In a recently issued Sportsnet magazine called Greatest Uniforms, there is an image of a young Michael Jordan soaring to the hoop wearing his University of North Carolina Tar Heel blue jersey and shorts.
At first glance, Ron Foxcroft didn’t notice himself in the bottom left corner of the image. The grey-glad referee with the whistle half-falling out of his mouth in awe sort of disappears into the image. But he jumps off the page once you know the significance of Foxcroft to basketball in Canada and around the world.
That whistle in Foxcroft’s mouth would serve as the inspiration for the Fox 40 International brand. In 1987 Foxcroft and his sons established the Fox 40 whistle that was first used at the Pan American Games that summer and would redefine the key tool for officials worldwide.
"I always had a problem with whistles," Foxcroft explains on his website. "They have a cork pea in them and when you blow a pea-whistle really hard, nothing comes out. When they're frozen or wet or get some dirt inside, they lose their efficiency."
The Hamilton-native was one of the earliest Canadian referees in the NCAA, and the only one at the time the photo was taken. Because of his perceived neutrality, he was assigned to referee the pre-season match between the Tar Heels and the Yugoslavian national team.
Foxcroft wasn’t using his patented creation yet, it wouldn’t hit the market for another nine years. The “pealess” idea came to him after he was unable to sound his whistle in the 1976 Olympic gold medal basketball game in Montreal. His idea came together around 1984 when he began to produce the superior design that was quickly adopted by many.
After going through 14 prototypes in the design process the finished product is much like a harmonically-tuned instrument, because it produces three slightly different frequencies simultaneously. According to the Fox 40 website, “the different frequencies are superimposed on one another out of phase, and thus alternately reinforce and cancel each other out. The result is a loud, piercing vibrato that has no moving parts to get stuck.”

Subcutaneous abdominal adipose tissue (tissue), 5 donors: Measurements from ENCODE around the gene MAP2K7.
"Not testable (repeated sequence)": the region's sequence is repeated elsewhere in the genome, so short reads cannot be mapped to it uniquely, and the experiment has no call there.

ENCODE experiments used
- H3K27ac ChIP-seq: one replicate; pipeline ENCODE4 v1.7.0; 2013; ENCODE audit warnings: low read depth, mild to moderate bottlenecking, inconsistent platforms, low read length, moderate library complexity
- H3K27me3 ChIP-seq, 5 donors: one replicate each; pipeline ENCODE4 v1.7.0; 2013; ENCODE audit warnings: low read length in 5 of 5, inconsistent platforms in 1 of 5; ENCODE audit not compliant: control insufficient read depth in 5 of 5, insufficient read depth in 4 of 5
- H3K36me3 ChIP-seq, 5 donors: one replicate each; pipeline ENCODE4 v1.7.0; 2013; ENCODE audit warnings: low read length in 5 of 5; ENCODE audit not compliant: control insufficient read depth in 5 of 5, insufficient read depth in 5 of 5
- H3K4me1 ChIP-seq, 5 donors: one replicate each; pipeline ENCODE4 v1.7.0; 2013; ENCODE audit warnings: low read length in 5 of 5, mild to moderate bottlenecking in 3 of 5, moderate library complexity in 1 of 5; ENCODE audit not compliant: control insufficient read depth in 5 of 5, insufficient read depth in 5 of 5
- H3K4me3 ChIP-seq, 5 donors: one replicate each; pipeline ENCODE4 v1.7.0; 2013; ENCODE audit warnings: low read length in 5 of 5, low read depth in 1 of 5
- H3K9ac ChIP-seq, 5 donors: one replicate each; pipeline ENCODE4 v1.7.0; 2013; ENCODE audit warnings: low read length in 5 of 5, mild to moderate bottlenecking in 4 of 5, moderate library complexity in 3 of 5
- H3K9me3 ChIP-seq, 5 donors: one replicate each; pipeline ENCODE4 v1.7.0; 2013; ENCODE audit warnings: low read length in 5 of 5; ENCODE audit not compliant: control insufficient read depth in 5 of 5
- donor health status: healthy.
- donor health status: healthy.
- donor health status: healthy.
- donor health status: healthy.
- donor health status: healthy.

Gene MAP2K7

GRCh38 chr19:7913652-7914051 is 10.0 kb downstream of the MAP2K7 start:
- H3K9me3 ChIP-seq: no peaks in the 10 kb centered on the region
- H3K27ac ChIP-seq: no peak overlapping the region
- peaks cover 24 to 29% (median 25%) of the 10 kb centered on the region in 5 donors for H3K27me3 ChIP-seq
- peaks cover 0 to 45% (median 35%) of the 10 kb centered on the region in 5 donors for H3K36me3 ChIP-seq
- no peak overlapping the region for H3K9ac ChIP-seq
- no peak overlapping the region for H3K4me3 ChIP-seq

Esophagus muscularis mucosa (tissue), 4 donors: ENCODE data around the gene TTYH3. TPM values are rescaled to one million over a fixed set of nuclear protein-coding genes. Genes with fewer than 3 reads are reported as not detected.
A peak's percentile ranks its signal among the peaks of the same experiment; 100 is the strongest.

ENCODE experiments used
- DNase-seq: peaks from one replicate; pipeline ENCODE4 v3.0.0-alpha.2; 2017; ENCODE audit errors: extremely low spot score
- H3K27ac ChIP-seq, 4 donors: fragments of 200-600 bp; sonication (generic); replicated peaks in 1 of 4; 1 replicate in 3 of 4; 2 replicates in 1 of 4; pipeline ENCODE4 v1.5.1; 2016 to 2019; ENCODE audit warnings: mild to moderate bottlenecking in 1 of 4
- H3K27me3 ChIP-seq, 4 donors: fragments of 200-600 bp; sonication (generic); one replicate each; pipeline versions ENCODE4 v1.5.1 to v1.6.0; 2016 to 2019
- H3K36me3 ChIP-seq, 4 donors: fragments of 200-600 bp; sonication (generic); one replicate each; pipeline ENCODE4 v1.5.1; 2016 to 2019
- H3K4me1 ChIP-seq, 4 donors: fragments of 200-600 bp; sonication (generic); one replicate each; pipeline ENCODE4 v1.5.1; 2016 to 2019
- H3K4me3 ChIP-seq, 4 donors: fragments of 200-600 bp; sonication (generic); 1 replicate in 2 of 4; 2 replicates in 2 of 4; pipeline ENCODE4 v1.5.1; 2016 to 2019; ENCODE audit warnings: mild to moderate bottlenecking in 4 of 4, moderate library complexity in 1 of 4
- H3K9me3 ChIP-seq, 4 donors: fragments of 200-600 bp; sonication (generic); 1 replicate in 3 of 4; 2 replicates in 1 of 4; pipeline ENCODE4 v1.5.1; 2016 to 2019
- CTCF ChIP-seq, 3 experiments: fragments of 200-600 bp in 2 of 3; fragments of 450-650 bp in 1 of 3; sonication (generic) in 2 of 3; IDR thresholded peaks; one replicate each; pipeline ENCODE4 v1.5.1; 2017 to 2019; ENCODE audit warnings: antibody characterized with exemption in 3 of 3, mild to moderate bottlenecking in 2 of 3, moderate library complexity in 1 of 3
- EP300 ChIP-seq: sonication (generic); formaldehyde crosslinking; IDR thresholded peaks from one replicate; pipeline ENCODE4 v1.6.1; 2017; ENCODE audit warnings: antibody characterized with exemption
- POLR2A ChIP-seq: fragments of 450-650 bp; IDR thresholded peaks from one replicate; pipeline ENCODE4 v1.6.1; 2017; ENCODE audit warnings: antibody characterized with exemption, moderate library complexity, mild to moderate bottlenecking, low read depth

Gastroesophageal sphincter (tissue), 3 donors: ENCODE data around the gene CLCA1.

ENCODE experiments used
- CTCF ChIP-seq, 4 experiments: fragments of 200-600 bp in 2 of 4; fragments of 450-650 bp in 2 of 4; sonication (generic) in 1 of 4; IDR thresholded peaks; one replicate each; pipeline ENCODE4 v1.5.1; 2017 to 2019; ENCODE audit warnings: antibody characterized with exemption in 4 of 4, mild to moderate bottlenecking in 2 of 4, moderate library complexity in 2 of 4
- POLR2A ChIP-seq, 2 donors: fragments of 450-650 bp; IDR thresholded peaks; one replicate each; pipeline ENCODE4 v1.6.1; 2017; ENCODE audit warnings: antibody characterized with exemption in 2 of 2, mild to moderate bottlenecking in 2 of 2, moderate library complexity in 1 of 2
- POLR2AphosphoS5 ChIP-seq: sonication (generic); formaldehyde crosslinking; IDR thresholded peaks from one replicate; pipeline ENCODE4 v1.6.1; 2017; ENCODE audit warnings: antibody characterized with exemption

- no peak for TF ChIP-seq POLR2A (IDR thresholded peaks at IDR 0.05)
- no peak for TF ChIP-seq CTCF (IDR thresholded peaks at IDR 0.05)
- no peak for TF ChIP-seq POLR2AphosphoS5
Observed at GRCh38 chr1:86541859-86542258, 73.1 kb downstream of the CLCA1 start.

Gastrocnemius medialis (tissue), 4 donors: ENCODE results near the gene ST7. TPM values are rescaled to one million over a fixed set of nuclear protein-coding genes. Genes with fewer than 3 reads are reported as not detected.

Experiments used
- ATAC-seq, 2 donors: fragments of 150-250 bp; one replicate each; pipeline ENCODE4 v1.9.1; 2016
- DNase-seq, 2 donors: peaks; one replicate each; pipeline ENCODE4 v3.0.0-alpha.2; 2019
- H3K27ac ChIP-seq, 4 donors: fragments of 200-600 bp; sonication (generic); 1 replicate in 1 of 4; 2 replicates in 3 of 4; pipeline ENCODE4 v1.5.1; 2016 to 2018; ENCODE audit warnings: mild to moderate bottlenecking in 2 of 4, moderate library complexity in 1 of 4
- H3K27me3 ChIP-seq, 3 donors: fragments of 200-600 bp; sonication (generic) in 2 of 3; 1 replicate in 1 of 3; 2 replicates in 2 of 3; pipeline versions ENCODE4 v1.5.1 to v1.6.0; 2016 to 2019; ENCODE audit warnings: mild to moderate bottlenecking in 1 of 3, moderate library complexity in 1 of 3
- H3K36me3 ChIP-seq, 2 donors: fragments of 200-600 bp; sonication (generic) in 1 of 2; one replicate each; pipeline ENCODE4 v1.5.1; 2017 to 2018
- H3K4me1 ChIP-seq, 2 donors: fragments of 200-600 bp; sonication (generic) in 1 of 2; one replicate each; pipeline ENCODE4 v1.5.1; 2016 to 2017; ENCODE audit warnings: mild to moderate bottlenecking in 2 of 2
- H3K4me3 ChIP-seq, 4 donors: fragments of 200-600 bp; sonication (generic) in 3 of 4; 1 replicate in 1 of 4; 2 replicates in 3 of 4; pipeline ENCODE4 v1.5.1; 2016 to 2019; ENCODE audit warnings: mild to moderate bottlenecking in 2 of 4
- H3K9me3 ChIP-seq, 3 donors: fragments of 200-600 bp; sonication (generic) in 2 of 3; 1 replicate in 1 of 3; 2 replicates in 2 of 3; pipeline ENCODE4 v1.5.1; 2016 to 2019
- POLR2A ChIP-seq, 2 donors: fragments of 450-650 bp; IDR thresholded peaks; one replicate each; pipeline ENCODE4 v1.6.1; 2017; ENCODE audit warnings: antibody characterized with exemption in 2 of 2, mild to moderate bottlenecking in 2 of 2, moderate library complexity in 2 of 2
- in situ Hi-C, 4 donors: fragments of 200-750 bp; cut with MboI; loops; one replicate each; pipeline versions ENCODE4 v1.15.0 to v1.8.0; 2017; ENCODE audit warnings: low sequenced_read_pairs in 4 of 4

The Fox 40 Whistle is now the standard for referees in numerous professional sports leagues including the NBA, NFL, NHL, CFL, FIBA, FIFA, NCAA, and the Olympic Games. They are also used around the world by for search and rescue, marine, outdoor and personal safety and the line has expanded to include whistles in a variety of styles.
Foxcroft officiated basketball games in over 30 countries in his career. He was named by Referee Magazine as one of the 52 most influential referees in North American history. He has also been recognized as one of the top 30 officials who have made a difference by the National Association of Sports Officials and was the only Canadian appointee to the National Association of Sports Officials board in the USA. He was inducted into the Canadian Basketball Hall of Fame in 1999, and the Hamilton Sports Hall of Fame in 2011.
As for that 1981 game where Foxcroft first saw Jordan play, he told Scott Radley of The Spec; “I turned to Coach Smith just after Mike had made his first steal. I said, ‘That 23 from Wilmington is some player.’”
Jordan would, of course, go on to become the undisputed greatest basketball player of all-time. And the other guy in the photo? He changed the game, too.
Regular stories commemorating our 90th anniversary will appear on the 90 Years in the Making series archive. We would also like to reach out to those who have been involved in the Canadian basketball community over the years. If you have a story to share, contact us at email@example.com and join the conversation on twitter with #CB90